Argument map A schematic argument map showing a contention (or conclusion), supporting arguments and objections, and an inference objection. Argument maps are commonly used in the context of teaching and applying critical thinking. The purpose of mapping is to uncover the logical structure of arguments, identify unstated assumptions, evaluate the support an argument offers for a conclusion, and aid understanding of debates. Argument maps are often designed to support deliberation of issues, ideas and arguments in wicked problems. Key features A number of different kinds of argument map have been proposed but the most common, which Chris Reed and Glenn Rowe called the standard diagram, consists of a tree structure with each of the reasons leading to the conclusion. According to Doug Walton and colleagues, an argument map has two basic components: "One component is a set of circled numbers arrayed as points. Statements 1 and 2 are dependent premises or co-premises History Notes
Prioritization - 1000Minds 1000Minds helps you prioritize alternatives or individuals systematically and transparently. Prioritization involves confronting difficult choices, the implications of which can be monumental for the people affected. Examples include: prioritizing patients for access to ‘elective’ (ie. non-urgent) health care – see case study, peer-reviewed articles, news items ‘health technology prioritization’ – ie. deciding which pharmaceuticals, medical devices, equipment, procedures, etc to fund – see news release, peer-reviewed articles, news items prioritizing social welfare assistance (eg. housing, health care, income support) for people in need ranking research-grant funding applications selecting students for scholarships or admission to restricted courses Criteria and weights Such prioritization decisions – often implemented by groups of decision-makers – involve agreeing on the relevant criteria for the decision at hand and weighting them and other considerations relative to each other.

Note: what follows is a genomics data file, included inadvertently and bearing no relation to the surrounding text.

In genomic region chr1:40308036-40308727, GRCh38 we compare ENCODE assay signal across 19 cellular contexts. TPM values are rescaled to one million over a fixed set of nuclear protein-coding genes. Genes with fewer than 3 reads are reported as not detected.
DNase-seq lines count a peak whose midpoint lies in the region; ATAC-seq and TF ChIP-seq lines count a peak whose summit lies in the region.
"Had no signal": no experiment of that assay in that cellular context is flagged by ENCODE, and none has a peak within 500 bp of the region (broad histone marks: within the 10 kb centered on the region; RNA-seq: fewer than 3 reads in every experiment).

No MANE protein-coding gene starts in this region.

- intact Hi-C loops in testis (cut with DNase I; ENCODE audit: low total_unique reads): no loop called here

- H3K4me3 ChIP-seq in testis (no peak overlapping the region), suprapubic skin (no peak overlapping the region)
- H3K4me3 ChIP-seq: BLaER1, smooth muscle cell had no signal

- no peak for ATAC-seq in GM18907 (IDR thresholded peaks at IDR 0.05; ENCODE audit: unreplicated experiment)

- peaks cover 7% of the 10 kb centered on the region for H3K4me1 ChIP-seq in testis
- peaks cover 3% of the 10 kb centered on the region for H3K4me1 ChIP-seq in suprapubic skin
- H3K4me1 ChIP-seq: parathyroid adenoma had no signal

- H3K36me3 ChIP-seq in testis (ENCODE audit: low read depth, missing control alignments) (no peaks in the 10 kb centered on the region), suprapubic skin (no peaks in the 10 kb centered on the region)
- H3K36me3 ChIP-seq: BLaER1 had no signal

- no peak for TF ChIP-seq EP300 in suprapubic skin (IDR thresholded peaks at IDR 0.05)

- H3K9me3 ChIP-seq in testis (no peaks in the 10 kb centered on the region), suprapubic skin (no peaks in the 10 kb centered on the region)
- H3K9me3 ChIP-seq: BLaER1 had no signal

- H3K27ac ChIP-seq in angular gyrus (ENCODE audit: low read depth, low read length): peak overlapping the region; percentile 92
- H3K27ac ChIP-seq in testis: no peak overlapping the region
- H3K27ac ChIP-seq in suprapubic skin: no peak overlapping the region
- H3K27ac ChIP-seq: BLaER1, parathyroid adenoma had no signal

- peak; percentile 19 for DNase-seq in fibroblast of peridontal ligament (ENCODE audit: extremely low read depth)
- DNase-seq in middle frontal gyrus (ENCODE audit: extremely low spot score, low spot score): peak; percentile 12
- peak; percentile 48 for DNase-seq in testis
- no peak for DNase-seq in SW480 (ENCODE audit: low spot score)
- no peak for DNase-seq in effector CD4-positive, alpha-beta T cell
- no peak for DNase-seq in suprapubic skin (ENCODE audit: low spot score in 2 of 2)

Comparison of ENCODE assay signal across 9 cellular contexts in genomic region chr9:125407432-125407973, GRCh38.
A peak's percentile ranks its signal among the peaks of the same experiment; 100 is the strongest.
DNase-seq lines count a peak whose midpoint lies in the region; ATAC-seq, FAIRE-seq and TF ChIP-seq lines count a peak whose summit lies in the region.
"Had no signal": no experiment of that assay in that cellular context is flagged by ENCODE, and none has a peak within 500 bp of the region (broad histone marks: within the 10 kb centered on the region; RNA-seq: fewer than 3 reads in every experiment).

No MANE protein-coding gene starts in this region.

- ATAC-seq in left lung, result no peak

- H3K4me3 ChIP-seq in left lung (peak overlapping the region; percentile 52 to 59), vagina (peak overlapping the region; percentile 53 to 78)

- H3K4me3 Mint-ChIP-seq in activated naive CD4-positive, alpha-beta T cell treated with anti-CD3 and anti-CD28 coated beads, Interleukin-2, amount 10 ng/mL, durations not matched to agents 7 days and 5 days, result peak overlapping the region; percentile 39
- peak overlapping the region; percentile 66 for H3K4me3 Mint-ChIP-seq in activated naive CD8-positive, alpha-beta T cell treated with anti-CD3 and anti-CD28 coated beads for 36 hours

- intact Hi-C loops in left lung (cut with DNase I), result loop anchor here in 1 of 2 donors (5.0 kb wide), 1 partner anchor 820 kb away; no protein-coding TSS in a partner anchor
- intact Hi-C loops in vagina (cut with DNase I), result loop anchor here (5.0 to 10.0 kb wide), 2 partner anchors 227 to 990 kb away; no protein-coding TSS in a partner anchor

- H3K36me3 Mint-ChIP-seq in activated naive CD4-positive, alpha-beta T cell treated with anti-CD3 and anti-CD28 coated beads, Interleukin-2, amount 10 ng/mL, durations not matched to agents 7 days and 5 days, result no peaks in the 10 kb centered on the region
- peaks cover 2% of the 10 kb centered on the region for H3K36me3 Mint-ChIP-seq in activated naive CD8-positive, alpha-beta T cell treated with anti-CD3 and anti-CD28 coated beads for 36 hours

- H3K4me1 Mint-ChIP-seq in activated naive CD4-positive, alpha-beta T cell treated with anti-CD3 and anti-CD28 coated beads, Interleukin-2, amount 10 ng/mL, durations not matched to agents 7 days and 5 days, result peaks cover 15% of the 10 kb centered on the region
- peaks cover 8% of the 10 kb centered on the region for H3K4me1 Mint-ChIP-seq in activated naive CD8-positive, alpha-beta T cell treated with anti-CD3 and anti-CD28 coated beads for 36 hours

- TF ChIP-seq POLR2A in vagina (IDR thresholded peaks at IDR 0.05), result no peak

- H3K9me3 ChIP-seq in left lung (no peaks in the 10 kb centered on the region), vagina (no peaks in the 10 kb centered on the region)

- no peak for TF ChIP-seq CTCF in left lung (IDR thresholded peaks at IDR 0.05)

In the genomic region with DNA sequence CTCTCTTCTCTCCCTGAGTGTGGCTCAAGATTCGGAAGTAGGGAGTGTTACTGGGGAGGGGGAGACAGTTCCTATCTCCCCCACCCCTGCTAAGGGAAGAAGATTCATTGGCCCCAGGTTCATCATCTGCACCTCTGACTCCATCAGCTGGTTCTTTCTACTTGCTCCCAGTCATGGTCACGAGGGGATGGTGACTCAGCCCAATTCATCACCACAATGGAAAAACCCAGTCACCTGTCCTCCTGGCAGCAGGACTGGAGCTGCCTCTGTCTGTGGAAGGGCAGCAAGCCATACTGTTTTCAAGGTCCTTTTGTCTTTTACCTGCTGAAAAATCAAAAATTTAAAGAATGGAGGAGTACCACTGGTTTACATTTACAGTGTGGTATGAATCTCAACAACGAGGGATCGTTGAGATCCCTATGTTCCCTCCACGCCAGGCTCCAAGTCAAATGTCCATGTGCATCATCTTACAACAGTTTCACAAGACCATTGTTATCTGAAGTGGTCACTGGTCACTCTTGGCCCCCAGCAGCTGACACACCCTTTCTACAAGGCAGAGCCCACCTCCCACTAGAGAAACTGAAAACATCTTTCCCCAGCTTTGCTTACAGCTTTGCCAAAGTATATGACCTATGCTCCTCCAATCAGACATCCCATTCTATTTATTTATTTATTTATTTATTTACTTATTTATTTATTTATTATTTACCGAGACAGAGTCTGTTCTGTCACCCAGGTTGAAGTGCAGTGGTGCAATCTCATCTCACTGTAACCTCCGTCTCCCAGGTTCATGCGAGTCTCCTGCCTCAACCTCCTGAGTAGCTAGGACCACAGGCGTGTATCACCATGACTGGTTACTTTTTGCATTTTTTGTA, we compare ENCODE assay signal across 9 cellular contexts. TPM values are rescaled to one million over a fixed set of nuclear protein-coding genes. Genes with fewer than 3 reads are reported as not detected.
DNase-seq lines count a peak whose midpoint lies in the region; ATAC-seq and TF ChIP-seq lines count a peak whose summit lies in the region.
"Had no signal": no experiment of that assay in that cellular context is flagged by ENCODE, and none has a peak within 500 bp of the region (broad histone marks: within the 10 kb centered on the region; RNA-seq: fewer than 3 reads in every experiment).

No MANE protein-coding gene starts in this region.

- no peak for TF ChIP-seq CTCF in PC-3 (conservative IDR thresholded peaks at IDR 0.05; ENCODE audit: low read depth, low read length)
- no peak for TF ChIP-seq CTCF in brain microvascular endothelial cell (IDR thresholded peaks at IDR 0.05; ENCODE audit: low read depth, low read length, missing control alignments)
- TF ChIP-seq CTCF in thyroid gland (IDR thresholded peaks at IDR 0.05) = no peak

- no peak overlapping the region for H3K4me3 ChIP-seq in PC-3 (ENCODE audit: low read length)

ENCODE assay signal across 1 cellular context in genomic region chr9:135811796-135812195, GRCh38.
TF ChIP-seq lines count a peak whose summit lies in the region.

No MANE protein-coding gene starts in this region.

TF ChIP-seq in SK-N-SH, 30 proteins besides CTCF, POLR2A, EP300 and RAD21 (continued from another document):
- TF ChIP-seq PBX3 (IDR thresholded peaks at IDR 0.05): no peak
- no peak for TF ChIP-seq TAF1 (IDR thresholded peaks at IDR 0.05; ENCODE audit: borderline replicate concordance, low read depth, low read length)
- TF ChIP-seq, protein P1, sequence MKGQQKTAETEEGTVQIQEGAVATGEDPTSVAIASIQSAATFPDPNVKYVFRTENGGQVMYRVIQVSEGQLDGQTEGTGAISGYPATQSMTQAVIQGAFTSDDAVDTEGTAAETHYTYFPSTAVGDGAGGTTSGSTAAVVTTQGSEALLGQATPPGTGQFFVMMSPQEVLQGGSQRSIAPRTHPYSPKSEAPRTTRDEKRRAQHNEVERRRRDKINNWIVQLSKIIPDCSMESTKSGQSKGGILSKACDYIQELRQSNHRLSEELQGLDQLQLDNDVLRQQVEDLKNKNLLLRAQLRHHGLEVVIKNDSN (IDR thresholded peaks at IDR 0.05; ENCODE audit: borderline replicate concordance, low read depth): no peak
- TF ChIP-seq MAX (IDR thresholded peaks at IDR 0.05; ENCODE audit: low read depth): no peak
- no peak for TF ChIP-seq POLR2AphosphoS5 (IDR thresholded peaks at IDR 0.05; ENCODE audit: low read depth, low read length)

So, what exactly is an argument map? | Argunet This is a quick introduction into argument maps: How to create them, how to read them and what you can expect to get out of it. An Argunet argument map visualises the structure of complex argumentations and debates as a graphical network. In this network all nodes are either sentences or arguments and all relations between them are either attack or support relations. The reconstruction and visualisation with argument maps can be useful in many ways: Argument maps can give you a fast overview over the state of a debateArgument maps help you to remember complex argumentation structuresThe logical reconstruction allows a detailed analysis and evaluation of arguments and dialectic strategiesArgument maps help to keep focused on relevant parts of the debate by filtering out irrelevant or redundant informationArgument maps help concentrate on a rational, fair debateArgument maps can guide and structure live discussions. How do I read an argument map? Sentences Arguments Reconstructed Arguments
The Analysis-Synthesis Bridge Model Written for Interactions magazine by Hugh Dubberly, Shelley Evenson, and Rick Robinson. The simplest way to describe the design process is to divide it into two phases: analysis and synthesis. Or preparation and inspiration. But those descriptions miss a crucial element—the connection between the two, the active move from one state to another, the transition or transformation that is at the heart of designing. How do designers move from analysis to synthesis? From problem to solution? How do designers bridge the gap? The bridge model illustrates one way of thinking about the path from analysis to synthesis—the way in which the use of models to frame research results acts as a basis for framing possible futures. The bridge model here is organized as a two-by-two matrix. Analysis-Synthesis Bridge Model Ideally, the design process begins in the lower-left quadrant with observation and investigation—an inventory (or description) of the current situation. Robinson Model Beer Model Kumar Model